The hundreds of LGBT refugees in Kenya are nervous about their future in the wake of Kenya’s threat to close the huge refugee camps that shelter 400,000 people who have fled wars and disruptions throughout East Africa.
Many of the LGBT refugees left Uganda to get away from anti-gay violence there. Some are in the 55,000-refugee Kakuma camp in northwestern Kenya, but most are in Nairobi, struggling to survive with limited or no income as they continue to hope for long-delayed resettlement abroad.
The Government of Kenya has announced that it intends to close all refugee camps in the country, and while UNHCR [the office of the U.N. High Commissioner for Refugees] implores Kenya to reverse this decision, we await information as to how they plan to deal with what could be a severe crisis.
LGBT refugees, after seeing the headlines, are now extremely stressed and uncertain as to how their cases will continue in the UNHCR system and are worried about their ability to survive, financially, as a prime funding organization withdraws its stipends.
The closure impacts mostly those people who have fled war-torn Somalia and Sudan. Kenya is threatening to send them back and to build a wall preventing future entry. In addition, and making up a very small portion of the refugee population, are those refugees who have escaped anti-homosexuality laws and persecution in several African countries.
There are approximately 300 LGBT refugees either mandated or with mandates still pending in Kenya. They are mostly from Uganda and also Burundi, Rwanda, Ethiopia and DRC [the Democratic Republic of the Congo]. At this time, we are still unsure of how UNHCR will handle these cases. Most of the LGBT refugees are not in the camps and are living in urban areas, such as Nairobi. However there are some living in Kakuma camp at this time.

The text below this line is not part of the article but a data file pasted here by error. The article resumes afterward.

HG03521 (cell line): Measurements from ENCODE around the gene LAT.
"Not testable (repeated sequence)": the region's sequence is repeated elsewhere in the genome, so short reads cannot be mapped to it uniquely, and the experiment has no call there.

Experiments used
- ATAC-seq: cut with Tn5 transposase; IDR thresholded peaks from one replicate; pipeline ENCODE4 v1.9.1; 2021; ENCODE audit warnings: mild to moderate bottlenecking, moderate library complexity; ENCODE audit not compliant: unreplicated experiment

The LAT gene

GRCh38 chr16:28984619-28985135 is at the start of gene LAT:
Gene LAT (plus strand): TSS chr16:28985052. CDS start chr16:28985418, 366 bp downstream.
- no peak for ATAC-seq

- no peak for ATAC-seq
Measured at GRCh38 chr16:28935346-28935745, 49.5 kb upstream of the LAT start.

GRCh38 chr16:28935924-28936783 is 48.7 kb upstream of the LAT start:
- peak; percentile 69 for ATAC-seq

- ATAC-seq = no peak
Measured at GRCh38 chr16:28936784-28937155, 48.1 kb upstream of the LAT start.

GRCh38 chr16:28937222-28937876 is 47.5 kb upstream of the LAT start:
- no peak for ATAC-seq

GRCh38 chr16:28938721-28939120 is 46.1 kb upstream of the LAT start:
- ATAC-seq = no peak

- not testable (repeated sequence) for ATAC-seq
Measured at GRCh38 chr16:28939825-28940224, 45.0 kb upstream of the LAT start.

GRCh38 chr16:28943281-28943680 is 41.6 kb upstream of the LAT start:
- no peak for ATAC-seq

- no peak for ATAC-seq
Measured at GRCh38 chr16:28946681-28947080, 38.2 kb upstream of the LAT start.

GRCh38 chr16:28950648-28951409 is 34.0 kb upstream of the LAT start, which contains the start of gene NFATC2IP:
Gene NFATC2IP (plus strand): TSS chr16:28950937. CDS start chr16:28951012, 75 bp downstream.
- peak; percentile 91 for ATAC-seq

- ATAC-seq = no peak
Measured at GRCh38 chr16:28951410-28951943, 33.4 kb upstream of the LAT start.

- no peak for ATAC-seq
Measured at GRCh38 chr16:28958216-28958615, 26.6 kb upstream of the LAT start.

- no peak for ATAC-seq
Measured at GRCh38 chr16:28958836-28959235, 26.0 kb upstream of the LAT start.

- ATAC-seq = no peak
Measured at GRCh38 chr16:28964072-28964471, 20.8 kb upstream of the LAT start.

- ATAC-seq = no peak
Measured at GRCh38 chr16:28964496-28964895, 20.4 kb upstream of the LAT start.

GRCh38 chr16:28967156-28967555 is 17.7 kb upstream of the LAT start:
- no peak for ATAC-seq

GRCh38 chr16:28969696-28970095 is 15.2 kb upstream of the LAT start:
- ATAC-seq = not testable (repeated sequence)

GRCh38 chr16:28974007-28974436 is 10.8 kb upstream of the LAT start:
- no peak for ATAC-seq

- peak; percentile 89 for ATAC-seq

It has been taking approximately two years for a legitimate LGBT refugee to be resettled abroad. To date scores have been resettled in countries such as Europe, Canada, USA and Iceland. Survival in Kenya pending resettlement has been extremely challenging. HIAS [the international migration and refugee resettlement agency, founded in 1881 and formerly known as the Hebrew Immigrant Aid Society] has provided stipends to help urban refugees survive. However several months ago refugees were warned that the stipends would end in June, 2016. Now this news has added to the uncertainty and stress. …
Groups of LGBT refugees have been forming to create small businesses in the urban areas in the hope of generating income for survival. However given this news of closure, it is highly unlikely that these micro businesses will survive the likely clamp down on urban refugees by Kenyan police.
It is clear that all refugees are not welcome in Kenya and the worry is that the Kenyan government will not honor the UN protection of refugees. Already LGBTI refugees have been the target of police harassment and brutality. There is no knowing where this will lead. We as an international LGBTI community need to start preparing, through critical fundraising, so we are ready to help LGBTI refugees, when this emergency heightens.
California-based O-blog-dee blogger Melanie Nathan, who founded and runs the African Human Rights Coalition, added:
As Executive Director of the African Human Rights Coalition, I am pleading to our community to take note and to consider much-needed donations, in whatever amount, so we are ready to shelter and feed LGBT refugees, beyond their current urgent needs:
Please help us provide direct funding to help LGBT Refugees – DONATIONS HERE (Not tax-deductible). [As of this article’s publication date, more than $1,800 had been donated through that YouCaring appeal.]
Tax-deductible donations to continue the work of advocating and providing safe shelter for LGBT refugees DONATIONS HERE.
- ‘Nightmare’ for gay refugees in Kenya (April 2016, 76crimes.com)
- Art Attack: Why we shot ‘Same Love’ video in Kenya
- After Kenyan anti-gay sermons, anti-gay rape and arson (Dec. 11, 2015, 76crimes.com)
- An appeal to end attacks on LGBT people on Kenya’s coast (October 2015, 76crimes.com)
- Gay Ugandan refugees launch Kenyan craft company (October 2015, 76crimes.com)
- Anglican Church suspends five clerics over homosexuality (Sept. 10, 2015, Standard Media)
- Obama in Kenya: ‘Treat people equally under the law’ (July 25, 2015, 76crimes.com)
- Kenya buzzing with anti-gay worries as it awaits Obama’s visit (July 21, 2015, 76crimes.com)
- Kenya: Homosexuality Serious As Terrorism – Duale (March 2014, Capital FM)